What Defines an Independent Specialty Pharmacy?

CURRENTLY, SPECIALTY PHARMACY IS THE FASTEST-GROWING SECTOR WITHIN THE US DRUG MARKET.1 Since the mid-2000s, the specialty drug trend has surpassed both the overall and traditional drug trend.2

According to a report released in 2015, the specialty drug trend in 2014 was 30.9%, which was significantly higher than that of the traditional drug trend at 6.4%.2 Representing about 1% of all US prescriptions, specialty medications are estimated to contribute up to 44% of the overall drug spend within the next 3 years.2

These substantial changes within the specialty pharmacy market have influenced the increased number and types of specialty pharmacies managing these products (Figure 1). With a variety in the types of pharmacies dispensing specialty products, it can sometimes be difficult to identify key differentiators and specialty capabilities. Independent specialty pharmacies differ in their business model when compared with other pharmacy types.

The term “independence” may be defined as having no payer, pharmacy benefit manager, or other extra-organizational ownership. Having this business model as a key differentiator drives the independent specialty pharmacy to service patients and prescribers for recurring business, considering that no external entities are routing business to the independent pharmacy.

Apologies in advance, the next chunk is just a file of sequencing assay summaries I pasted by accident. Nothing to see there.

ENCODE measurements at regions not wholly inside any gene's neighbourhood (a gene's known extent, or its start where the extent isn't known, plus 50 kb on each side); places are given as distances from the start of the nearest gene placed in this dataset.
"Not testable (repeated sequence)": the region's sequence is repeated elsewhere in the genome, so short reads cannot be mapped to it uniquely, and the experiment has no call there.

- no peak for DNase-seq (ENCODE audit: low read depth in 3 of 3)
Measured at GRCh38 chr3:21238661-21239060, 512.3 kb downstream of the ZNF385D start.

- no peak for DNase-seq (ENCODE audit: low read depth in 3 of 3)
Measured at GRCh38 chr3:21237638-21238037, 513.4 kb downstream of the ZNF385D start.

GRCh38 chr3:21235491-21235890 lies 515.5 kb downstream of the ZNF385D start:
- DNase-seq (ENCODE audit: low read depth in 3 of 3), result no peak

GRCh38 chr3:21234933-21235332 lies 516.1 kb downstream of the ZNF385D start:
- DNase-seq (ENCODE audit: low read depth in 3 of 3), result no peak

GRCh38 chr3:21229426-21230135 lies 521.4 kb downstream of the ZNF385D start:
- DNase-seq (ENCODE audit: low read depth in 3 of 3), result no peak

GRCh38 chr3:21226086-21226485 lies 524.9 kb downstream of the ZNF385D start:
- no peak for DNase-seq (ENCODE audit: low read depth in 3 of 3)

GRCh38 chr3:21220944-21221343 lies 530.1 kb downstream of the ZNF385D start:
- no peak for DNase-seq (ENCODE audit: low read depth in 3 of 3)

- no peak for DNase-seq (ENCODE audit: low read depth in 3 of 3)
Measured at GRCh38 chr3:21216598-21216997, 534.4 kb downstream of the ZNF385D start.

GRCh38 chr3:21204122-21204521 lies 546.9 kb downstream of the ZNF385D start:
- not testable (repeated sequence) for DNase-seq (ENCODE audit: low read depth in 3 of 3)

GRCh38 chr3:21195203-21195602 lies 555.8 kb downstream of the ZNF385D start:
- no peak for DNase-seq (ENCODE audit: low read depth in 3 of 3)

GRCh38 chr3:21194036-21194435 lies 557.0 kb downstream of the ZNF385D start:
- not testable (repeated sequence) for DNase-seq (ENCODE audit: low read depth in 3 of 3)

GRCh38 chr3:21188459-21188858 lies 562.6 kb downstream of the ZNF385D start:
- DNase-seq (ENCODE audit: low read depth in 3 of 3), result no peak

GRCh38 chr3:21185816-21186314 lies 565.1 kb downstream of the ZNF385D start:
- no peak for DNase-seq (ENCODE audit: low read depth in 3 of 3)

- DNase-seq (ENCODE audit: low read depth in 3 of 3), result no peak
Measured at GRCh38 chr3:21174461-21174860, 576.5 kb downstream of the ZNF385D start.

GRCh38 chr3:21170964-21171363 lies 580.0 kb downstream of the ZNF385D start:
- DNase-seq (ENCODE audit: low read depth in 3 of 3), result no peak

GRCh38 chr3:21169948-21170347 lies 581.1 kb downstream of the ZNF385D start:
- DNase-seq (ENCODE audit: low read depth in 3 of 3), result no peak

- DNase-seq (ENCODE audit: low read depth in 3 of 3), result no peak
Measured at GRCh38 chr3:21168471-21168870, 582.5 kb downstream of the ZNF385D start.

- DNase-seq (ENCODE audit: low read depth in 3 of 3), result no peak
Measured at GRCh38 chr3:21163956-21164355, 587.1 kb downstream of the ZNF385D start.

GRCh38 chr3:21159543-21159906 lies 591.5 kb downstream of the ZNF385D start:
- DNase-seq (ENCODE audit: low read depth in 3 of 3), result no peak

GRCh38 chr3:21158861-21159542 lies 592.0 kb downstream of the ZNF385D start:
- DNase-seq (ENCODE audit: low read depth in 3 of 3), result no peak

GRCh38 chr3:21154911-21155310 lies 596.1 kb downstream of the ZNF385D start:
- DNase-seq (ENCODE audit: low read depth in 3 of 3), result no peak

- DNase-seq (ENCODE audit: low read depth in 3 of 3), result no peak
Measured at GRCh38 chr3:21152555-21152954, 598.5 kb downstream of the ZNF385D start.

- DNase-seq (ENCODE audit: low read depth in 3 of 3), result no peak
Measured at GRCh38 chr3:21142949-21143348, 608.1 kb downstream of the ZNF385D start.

Measurement of success can also act as a key differentiator, as independent specialty pharmacies often reference data from patient and prescriber satisfaction surveys for performance indicators. An evaluation of pharmacy types dispensing specialty products can be challenging, as currently a standard definition of “specialty pharmacy” does not exist; however, many health care organizations have provided insight to defining this term.

The National Association of Specialty Pharmacy, Academy of Managed Care Pharmacy, and the Specialty Pharmacy Association of America have published specialty pharmacy definitions with similarities regarding how specialty pharmaceuticals are distributed and their patient-centric models of care.3

Another term that does not hold a standard definition is “specialty drug” or “specialty medication,” however, just as with the term, “specialty pharmacy,” organizations have tried to define it. Characteristics listed within various definitions may include baseline and continuous monitoring, high cost, restricted distribution models, specialized storage and handling, and the treatment of complex and chronic disease states.3

Without access to universally accepted definitions or practice standards, there are only a few other elements that may be used to further differentiate amongst the various pharmacy types dispensing specialty pharmaceuticals. These include:

Many specialty pharmacies look to various accrediting organizations to provide an external seal of approval on their clinical management programs.

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